Not sure what people enjoy more, the buildup, or the tear-down.
We, the media, are particularly proficient at both.
Lionize, rhapsodize, shower them with accolades and drape them in glory arguably beyond maybe they should enjoy for "merely" possessing skills in the arena of athletics.
And then, when they mis-step, or have displeased us, by displaying excess hubris, or by losing a fight or two, and thus disappointing us, we bring out the barbs. We opine that they have lost their luster, take a shot at their character, lobby them to hang up the gloves. From our safe distance, we tell a guy who is past his prime to walk away, to leave the only vocation he knows, the way he feeds his family. It is probably well intentioned most of the time, but it also a screamingly myopic act. Not to mention, as some sharp wise crackers on social media point out, many of the opiners don't exactly treat their own bodies as sacred vessels, do they?
We too often treat them, the athletes, the fighters, as objects, present to entertain and amuse us, and serve as punching bag when we see fit. Now, I'm not saying rivers of tears should be cried for the celebs who we alternately shower with praise and then caustic judgement. After all, the payoff for success can be considerable, in acclaim, in compensation. But we, the media, and so many of us with a Twitter account, myself included, could be doing a better job at accentuating the positive, and not being so quick to latch on to the sensational angle.
Hey, we are only giving people what they want, we can tell ourselves, and we're not totally deluding ourselves when we use that rationalization. But people like me should more often stories like the one I came across yesterday, Tuesday, when I saw ex world champ Paul Malignaggi present a beefy check, $25,000 to the charity organization, Knockout Obesity, during a press event at Gleason's Gym, in DUMBO.
I told the 33-year-old boxer, who once again lives in NY after a couple years in LA, that I was proud of him, for digging into his pocket. I see a lot of athletes bragging about the dough they make and blow, but, I told Malignaggi (33-5 with 7 KOs), I'd rather see them advertise the funds they're funneling to charitable endeavors. Not to brag, or get a bump in positive press, but because that is leadership. You think maybe one or two other fighters might see this story, and be impressed with Malignaggi's gesture, and follow suit?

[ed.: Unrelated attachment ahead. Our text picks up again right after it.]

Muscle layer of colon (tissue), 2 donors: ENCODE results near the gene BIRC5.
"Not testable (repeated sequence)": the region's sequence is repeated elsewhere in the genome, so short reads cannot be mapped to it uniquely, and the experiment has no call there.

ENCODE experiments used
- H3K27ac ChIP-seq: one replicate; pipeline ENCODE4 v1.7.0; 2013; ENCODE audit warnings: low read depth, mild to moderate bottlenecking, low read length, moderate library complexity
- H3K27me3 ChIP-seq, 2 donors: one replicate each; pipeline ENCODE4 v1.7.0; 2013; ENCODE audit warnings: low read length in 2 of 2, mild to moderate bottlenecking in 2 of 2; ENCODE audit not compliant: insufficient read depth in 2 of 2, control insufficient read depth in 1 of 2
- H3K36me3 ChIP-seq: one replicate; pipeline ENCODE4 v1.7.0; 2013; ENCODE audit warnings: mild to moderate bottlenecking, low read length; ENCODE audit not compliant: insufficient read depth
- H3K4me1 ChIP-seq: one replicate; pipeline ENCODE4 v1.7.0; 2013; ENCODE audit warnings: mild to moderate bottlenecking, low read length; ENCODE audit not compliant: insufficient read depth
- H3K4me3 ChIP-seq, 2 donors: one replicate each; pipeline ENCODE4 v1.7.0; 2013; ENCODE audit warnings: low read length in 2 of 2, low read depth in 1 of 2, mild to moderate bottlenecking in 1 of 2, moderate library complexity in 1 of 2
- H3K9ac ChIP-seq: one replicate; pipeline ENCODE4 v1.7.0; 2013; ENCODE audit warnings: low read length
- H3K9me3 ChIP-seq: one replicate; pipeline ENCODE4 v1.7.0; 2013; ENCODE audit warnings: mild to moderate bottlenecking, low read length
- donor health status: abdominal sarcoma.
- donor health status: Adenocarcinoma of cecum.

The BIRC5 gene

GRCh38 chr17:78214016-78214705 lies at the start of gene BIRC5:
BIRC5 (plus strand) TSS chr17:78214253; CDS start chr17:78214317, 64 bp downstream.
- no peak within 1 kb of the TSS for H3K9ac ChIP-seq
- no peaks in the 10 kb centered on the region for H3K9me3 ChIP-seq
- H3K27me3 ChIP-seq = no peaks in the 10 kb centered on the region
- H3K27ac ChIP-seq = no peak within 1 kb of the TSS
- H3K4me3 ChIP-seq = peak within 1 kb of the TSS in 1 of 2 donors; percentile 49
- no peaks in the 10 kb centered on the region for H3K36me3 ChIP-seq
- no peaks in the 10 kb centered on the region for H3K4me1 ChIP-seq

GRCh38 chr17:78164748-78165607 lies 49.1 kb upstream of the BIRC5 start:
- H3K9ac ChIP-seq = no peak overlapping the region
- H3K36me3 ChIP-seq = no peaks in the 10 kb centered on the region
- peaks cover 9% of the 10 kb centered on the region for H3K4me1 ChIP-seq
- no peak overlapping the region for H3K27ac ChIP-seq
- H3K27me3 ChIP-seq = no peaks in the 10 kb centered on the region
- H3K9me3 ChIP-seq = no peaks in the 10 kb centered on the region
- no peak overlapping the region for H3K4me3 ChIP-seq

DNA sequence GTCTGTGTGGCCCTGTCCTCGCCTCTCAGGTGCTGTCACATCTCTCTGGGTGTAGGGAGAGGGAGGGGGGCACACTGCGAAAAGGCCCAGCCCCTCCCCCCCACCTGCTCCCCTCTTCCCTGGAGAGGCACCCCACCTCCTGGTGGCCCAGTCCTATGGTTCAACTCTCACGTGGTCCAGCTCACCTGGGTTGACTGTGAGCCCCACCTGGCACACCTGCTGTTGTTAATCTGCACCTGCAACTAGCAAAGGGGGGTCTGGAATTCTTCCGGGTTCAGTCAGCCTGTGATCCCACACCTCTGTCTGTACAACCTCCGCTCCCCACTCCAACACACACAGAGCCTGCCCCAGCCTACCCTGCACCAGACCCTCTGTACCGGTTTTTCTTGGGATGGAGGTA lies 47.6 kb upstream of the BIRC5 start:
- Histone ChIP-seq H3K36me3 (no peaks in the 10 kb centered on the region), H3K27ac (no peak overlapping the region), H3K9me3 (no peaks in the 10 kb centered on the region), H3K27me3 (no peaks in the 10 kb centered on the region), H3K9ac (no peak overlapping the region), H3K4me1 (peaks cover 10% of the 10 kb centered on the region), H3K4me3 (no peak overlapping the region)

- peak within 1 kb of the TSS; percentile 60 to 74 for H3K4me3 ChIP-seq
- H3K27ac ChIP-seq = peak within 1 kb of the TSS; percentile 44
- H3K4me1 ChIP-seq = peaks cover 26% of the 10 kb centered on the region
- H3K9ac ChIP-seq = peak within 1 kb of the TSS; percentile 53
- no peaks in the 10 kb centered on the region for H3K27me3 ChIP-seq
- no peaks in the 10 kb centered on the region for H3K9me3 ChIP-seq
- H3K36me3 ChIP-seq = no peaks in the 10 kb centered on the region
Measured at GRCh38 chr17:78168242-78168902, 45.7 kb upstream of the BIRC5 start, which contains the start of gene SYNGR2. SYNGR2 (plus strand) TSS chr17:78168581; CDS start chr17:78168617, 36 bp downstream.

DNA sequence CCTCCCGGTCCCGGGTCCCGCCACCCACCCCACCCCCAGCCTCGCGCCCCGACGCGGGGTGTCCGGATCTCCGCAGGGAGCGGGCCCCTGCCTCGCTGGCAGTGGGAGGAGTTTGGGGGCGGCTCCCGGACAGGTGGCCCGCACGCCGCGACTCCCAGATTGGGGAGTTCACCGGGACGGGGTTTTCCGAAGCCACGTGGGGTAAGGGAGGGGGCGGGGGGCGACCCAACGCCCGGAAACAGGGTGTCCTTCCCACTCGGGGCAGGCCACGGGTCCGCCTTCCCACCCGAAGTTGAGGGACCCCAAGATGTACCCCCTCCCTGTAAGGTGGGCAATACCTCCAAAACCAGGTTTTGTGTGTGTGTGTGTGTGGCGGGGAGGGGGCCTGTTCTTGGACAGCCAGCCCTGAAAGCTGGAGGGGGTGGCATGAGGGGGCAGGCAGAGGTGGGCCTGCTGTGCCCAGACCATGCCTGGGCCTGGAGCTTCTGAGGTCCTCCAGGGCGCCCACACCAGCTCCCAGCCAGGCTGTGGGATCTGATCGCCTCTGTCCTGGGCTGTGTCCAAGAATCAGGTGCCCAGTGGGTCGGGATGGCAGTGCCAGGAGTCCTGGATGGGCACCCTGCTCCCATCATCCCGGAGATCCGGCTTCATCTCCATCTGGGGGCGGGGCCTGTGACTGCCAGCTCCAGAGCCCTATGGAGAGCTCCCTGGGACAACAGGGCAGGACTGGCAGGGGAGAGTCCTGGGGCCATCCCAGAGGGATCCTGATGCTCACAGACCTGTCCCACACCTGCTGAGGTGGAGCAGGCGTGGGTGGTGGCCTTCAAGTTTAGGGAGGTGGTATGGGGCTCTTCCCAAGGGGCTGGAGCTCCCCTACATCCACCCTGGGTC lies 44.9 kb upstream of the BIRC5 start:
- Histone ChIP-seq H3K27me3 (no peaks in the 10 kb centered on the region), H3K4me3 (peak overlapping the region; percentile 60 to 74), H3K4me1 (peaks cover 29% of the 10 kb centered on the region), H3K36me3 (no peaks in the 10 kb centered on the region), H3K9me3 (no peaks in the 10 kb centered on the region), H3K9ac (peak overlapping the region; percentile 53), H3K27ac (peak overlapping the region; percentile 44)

The athlete has a fight coming up, April 19 in DC (on a Golden Boy show to air on Showtime), he'll get another crack at a crown, this time an IBF welterweight strap held by Ohioan Shawn Porter. Malignaggi's right eye was a bit puffed and discolored at Gleason's, compliments of a launch from sparring partner Frank Galarza, the Red Hook native who is one of the best prospects in NY, and looking to leap to contender status. The message that eye sent to me was clear: that check Paulie handed over to Dimitrios Verteouris, a restaurant owner ("Nature's Grill") who started Knockout Obesity after getting serious about trimming down from over 300 pounds, is hard-earned cash. Malignaggi has earned that dough, and that makes the gesture that much more meaningful.
"I was born and raised in Brooklyn," said Malignaggi, as his pal Verteouris, and Brooklyn borough president Eric Adams, listened intently. "I have the ability to give back to my community, help make a difference, and Knockout Obesity is a program I believe in. I know it can make a huge difference in the community. Boxing is an optimum, great way to exercise and with diet and nutrition added to the mix, it's a winning program."
Knockout Obesity incorporates boxing into its health and fitness classes geared towards adults and children throughout Brooklyn. Initially a summer pilot program at The Boys' Club of New York (BCNY), Knockout Obesity is now a year-round program in three community centers.
Dr. Wendy Scinta, an expert on adult and childhood obesity, also attended. We chatted about the obesity epidemic, about how so many of us deal with stress with "fork therapy," and how our nation is exporting odious foodstuffs overseas, and spurring a rise in such offshoots as diabetes in other nations.
"Two thirds of adults are overweight and half of those are obese," said Scinta, author of a new book, "BOUNCE," to the assembled. "One in three children struggle with their weight. We have to take matters into our own hands, one child, one family, and then one community at a time." She told me that the rate of those with diabetes is higher in Brooklyn than anywhere in the nation, which blew me away. I promised to follow her on Twitter, check out her book, and do what I can to spread the good word.
Malignaggi said that he was moved to act by seeing old pal Verteouris change his lifestyle, and stop over indulging in bad-for-you foods. "I saw my friend become a better person," he said, "and I've come to realize that people are always fighting, not just as I do, in a combat sport, but to overcome obstacles in life.
He graciously accepted my props for his donation, and said he knows that people will listen a bit harder to a celeb, sometimes, so he knows he can make a difference, in a positive fashion. On April 19, I like Malignaggi to impose his superior ring generalship on Porter, and win another crown. If he pulls that off, he will be showered in praise. But what he did on Tuesday, making that donation and trying to spread words of positivity in his community, deserves just as much, if not more, praise.
Who will win #HOPKINSKOVALEV